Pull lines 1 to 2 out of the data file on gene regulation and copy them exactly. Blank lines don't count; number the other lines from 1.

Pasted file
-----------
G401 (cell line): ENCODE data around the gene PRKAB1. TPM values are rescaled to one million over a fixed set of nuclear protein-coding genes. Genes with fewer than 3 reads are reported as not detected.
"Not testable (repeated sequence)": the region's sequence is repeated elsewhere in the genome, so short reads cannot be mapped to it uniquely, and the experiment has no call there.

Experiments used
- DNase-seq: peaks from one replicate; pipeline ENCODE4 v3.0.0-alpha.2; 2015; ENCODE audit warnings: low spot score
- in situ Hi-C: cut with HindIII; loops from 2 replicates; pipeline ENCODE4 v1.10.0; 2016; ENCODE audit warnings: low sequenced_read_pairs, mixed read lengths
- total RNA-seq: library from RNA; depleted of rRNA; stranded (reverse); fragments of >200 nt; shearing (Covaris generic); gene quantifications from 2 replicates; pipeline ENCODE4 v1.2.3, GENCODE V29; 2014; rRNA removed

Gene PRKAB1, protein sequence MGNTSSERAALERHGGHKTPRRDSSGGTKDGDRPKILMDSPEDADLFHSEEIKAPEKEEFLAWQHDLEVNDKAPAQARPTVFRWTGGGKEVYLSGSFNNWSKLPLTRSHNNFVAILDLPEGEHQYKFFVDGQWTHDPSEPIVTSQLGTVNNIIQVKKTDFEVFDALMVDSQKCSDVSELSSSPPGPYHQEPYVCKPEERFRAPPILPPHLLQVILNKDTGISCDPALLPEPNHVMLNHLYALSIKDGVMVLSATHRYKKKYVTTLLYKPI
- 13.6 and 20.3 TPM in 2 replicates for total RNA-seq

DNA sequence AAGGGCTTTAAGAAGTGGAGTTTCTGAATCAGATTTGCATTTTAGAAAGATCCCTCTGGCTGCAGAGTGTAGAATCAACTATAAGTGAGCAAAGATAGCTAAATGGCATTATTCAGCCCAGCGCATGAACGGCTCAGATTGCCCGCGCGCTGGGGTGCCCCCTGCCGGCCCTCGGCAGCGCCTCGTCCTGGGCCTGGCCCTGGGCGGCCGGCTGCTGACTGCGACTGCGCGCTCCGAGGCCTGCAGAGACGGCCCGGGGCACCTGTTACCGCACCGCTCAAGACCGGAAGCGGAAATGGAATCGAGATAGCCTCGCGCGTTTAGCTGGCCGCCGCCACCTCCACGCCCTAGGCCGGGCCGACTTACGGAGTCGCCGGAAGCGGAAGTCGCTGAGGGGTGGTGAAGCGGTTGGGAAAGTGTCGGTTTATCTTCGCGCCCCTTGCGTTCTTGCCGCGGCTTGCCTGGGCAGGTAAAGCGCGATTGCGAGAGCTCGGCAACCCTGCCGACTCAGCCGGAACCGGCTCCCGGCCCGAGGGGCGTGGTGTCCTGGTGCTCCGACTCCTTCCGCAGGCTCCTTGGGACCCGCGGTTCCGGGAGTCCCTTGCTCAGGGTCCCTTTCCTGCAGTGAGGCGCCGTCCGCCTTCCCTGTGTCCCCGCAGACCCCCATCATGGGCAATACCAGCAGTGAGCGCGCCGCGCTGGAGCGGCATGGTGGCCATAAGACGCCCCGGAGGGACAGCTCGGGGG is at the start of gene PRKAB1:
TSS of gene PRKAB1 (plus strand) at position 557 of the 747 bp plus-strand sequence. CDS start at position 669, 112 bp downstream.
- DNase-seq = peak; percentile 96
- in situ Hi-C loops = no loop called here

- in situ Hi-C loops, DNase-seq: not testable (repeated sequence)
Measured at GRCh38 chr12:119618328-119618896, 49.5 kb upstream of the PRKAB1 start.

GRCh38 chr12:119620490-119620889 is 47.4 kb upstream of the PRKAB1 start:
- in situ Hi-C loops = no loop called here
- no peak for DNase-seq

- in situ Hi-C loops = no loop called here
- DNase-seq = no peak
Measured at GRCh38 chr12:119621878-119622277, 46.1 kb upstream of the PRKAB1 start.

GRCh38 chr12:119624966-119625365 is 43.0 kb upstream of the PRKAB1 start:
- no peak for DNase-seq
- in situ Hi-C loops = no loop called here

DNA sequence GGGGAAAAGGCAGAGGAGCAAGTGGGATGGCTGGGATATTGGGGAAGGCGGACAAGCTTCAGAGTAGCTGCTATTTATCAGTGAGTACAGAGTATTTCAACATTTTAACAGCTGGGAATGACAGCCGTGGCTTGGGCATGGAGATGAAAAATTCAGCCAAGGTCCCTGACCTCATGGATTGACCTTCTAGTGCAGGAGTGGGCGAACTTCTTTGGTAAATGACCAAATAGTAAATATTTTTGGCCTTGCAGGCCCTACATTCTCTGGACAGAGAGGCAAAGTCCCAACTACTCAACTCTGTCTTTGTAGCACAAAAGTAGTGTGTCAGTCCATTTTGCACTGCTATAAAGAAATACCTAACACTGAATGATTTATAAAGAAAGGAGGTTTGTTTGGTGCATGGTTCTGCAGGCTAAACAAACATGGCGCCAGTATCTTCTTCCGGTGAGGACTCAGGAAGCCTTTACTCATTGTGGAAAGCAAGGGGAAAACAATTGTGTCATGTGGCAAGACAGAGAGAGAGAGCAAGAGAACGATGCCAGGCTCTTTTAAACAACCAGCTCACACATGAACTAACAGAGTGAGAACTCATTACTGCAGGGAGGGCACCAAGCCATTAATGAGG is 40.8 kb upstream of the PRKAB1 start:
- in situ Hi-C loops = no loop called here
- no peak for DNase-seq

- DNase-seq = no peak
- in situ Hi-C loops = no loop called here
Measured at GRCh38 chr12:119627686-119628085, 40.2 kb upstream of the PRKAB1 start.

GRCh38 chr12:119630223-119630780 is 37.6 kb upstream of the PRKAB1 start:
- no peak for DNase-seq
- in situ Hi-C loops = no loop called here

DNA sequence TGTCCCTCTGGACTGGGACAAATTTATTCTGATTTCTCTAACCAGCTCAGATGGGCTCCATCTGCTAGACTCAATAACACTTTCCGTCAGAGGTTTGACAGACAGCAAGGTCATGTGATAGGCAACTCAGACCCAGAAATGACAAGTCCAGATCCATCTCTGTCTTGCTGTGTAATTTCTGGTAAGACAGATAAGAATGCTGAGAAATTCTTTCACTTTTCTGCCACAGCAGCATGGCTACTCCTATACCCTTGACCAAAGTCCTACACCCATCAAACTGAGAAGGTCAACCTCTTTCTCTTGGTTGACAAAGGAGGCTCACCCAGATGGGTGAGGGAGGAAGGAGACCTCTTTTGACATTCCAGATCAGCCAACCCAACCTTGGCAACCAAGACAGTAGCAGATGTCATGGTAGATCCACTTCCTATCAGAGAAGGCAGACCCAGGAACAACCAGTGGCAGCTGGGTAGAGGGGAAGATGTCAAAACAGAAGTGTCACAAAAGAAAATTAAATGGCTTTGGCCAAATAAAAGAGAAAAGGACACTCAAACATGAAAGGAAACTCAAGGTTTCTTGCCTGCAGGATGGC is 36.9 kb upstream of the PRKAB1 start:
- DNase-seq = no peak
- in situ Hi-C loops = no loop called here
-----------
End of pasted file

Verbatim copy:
G401 (cell line): ENCODE data around the gene PRKAB1. TPM values are rescaled to one million over a fixed set of nuclear protein-coding genes. Genes with fewer than 3 reads are reported as not detected.
"Not testable (repeated sequence)": the region's sequence is repeated elsewhere in the genome, so short reads cannot be mapped to it uniquely, and the experiment has no call there.